• The material is often used in Plastic Pressure Pipe Systems for pipelines in the water and sewer industries because of its inexpensive nature and flexibility.
  • PVC is widely used to make clear plastic bottles and as an overwrap with EPS trays for meat and fresh produce.
  • PVC can also be softened with chemical processing, and in this form it is now used for shrink-wrap, food packaging, and raingear.
  • UPVC (Unplasticized PVC) can sometimes be used as bullet proof glass for a cars window as it is very hard and thick.
  • Food grade PVC can be used for packaging, butter, fish, poultry and bakery items.
  • PVC bottles are used for edible oils, wines, and non-carbonated beverages.
  • PVC jars are used for chocolate drink powders, instant coffee and pickles.
10.4 Polyvinylidene Chloride


Polyvinylidene chloride (PVDC) is made by copolymerizing the monomers vinylidene chloride and vinyl chloride.
  • Ralph Wiley, a Dow Chemical lab worker, accidentally discovered polyvinylidene chloride in 1933. Dow researchers made this material into a greasy, dark green film, first called "Eonite" and then "Saran" (mainly made from PVC and PVDC).
  • The most well known use of polyvinylidene chloride came in 1953, when Saran Wrap, a plastic food wrap was introduced.
  • Saran fiber is manufactured by melt spinning vinylidene chloride copolymer. Saran is pigment dyed before fiber spinning if color is desired
10.4.1 Characteristics of PVDC
  • PVDC is a clear, heavy, very strong film with excellent cling properties and is commonly used for packaging cheese (as a layer in a multilayer film).
  • It is a remarkable barrier against water, oxygen and aromas, has superior chemical resistance to alkalis and acids, is insoluble in oil and organic solvents, has very low moisture regain and is impervious to mold, bacteria, and insects. Saran fiber has a high elastic recovery and resists wrinkling and creasing.
  • It is heat-shrinkable and heat-sealable.
  • It is expensive to produce and hence it is commonly used in very thin gauges and laminated to other films for mechanical support and strength
  • Because it is pigment dyed before fiber spinning, it has excellent color fastness and high light permeability.
  • Saran is also flame-retardant and self extinguishing, it may soften or char in flame, and decomposes in moderate heat.
10.4.2 Uses of PVDC
  • Packaging: Polyvinylidene chloride is applied as a water-barrier coating to other plastic films such as biaxially-oriented polypropylene (BOPP) and polyester (PET). This coating increases the barrier properties of the film, reducing the permeability of the film to oxygen and flavours and thus extending the shelf life of the food inside the package. So used when high barrier characteristics are required, e.g., gas packaging.
  • Household: Cleaning cloths, filters, screens, tape, shower curtains, garden furniture.
  • Industry: Screens, artificial turf, waste-water treatment materials, underground materials and industrial applications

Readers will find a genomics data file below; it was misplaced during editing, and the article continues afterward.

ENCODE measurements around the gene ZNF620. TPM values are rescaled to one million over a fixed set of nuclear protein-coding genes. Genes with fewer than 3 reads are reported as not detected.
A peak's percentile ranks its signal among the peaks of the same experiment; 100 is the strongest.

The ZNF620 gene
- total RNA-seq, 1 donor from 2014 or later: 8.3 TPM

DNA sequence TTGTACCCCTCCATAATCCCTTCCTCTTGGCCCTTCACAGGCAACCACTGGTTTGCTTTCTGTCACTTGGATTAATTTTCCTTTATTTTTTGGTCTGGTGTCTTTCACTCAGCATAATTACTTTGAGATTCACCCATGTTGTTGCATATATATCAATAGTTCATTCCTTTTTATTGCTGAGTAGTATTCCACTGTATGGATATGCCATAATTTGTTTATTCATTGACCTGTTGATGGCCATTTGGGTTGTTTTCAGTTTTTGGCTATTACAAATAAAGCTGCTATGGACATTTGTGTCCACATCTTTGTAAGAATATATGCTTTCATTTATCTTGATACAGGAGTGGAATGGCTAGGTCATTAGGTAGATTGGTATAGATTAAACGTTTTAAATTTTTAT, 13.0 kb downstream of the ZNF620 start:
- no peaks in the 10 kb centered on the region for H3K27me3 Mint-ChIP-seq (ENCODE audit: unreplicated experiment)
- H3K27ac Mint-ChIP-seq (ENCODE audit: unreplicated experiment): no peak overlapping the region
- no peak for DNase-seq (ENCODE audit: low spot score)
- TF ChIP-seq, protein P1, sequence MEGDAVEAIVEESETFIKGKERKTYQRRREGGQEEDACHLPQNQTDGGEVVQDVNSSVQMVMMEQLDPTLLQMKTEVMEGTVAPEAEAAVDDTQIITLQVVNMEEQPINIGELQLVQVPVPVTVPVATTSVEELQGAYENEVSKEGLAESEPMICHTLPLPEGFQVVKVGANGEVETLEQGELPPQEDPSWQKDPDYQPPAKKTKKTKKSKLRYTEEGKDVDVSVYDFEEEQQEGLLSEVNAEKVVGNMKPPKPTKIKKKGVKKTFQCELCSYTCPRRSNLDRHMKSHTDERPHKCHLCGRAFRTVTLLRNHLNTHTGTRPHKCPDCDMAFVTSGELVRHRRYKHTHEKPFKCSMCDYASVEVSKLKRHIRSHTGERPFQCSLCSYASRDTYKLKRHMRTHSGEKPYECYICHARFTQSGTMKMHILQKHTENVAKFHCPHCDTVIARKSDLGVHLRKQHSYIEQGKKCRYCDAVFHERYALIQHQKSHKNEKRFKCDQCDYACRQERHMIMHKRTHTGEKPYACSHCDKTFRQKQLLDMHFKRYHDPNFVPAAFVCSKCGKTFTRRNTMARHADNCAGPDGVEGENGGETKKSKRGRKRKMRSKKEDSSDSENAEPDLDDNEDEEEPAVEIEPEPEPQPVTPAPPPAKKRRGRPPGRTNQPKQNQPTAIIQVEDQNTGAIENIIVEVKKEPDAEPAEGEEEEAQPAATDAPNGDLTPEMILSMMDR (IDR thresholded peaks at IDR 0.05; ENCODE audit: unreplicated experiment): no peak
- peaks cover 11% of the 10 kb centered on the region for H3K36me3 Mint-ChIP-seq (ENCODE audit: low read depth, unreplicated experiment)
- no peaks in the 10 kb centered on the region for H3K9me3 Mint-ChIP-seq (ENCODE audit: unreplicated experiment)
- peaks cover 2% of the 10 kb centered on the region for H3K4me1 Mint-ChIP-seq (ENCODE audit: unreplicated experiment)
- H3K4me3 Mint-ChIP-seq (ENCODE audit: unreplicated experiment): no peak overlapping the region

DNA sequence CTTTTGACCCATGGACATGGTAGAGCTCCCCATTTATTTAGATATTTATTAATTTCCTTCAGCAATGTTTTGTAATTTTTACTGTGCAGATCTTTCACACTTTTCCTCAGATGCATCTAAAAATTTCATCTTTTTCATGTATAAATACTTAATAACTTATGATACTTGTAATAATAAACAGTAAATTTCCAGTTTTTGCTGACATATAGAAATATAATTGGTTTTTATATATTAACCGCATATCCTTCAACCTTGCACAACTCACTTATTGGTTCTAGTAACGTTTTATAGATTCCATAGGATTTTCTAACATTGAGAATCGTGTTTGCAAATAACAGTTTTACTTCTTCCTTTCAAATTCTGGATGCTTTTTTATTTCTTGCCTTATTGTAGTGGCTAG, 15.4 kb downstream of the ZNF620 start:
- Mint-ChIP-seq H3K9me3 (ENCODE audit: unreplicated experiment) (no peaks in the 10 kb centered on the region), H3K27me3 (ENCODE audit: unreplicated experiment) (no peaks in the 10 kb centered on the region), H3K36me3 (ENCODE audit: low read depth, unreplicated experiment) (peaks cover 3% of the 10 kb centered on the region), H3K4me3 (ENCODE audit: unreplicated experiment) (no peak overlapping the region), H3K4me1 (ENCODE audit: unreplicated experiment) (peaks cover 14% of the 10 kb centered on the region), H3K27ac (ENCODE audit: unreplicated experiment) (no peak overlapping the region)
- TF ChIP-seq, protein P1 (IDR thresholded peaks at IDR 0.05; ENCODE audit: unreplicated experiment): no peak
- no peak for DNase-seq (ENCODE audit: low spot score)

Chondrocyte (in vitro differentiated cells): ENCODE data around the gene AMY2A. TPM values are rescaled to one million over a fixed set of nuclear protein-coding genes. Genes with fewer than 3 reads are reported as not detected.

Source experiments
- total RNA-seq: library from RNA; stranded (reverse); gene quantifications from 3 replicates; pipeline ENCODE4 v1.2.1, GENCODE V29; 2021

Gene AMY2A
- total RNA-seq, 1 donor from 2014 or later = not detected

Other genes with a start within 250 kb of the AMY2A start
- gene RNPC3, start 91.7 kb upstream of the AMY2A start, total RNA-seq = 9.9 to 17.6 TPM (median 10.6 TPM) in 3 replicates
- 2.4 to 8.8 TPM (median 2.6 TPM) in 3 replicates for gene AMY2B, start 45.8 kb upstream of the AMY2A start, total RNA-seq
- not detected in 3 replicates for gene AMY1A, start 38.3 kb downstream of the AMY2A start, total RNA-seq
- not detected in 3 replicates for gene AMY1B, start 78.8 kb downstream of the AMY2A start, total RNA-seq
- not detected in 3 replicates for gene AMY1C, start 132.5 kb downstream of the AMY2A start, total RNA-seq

10.4.3 Limitations of PVDC
  • While extremely useful as a food packaging material, the major disadvantage of Saran is that it will undergo thermally induced dehydrochlorination at temperatures very near to processing temperatures.
  • This degradation easily propagates, leaving polyene sequences long enough to absorb visible light, and change the color of the material from colorless to an undesirable transparent brown (unacceptable as food packaging).
  • Therefore, there is a significant amount of product loss in the manufacturing process, which increases production and consumer costs
10.5 Ethylene Vinyl Acetate

Ethylene vinyl acetate (EVA) is comprised of low-density polyethylene copolymerized with vinyl acetate.

10.5.1 Characteristics of EVA
  • EVA is a clear, tough film (especially at low storage temperatures), and it has moderate moisture and poor gas barrier properties.
  • It is heat-sealable at low temperatures and is commonly used as a heat-sealant layer in many laminated structures.
  • EVA is used as an overwrap for fresh meat and poultry and as a tie layer when two films of dissimilar properties are laminated together.
10.6 Ethylene Vinyl Alcohol

Ethylene vinyl alcohol (EVOH) is a hydrolyzed copolymer of vinyl alcohol and ethylene.

10.6.1 Characteristics of EVOH
  • EVOH films are strong, have good clarity, are heat-sealable, and have excellent odor, gas, and moisture barrier characteristics.
  • The major disadvantage of EVOH films is that they are hydrophilic and hygroscopic.
  • When they absorb moisture at high relative humidity, the absorbed moisture acts as a plasticizer and the gas barrier properties of the film decrease. This can be overcome by
a. Increasing the ethylene content of the film,

b. Laminating it between two films that protect it against moisture, or

c. Adding a desiccant to the tie layer.
  • EVOH is commonly used in laminated structures where high gas and moisture barrier characteristics are desired, e.g., modified atmosphere packaging applications.

Last modified: Thursday, 11 October 2012, 6:23 AM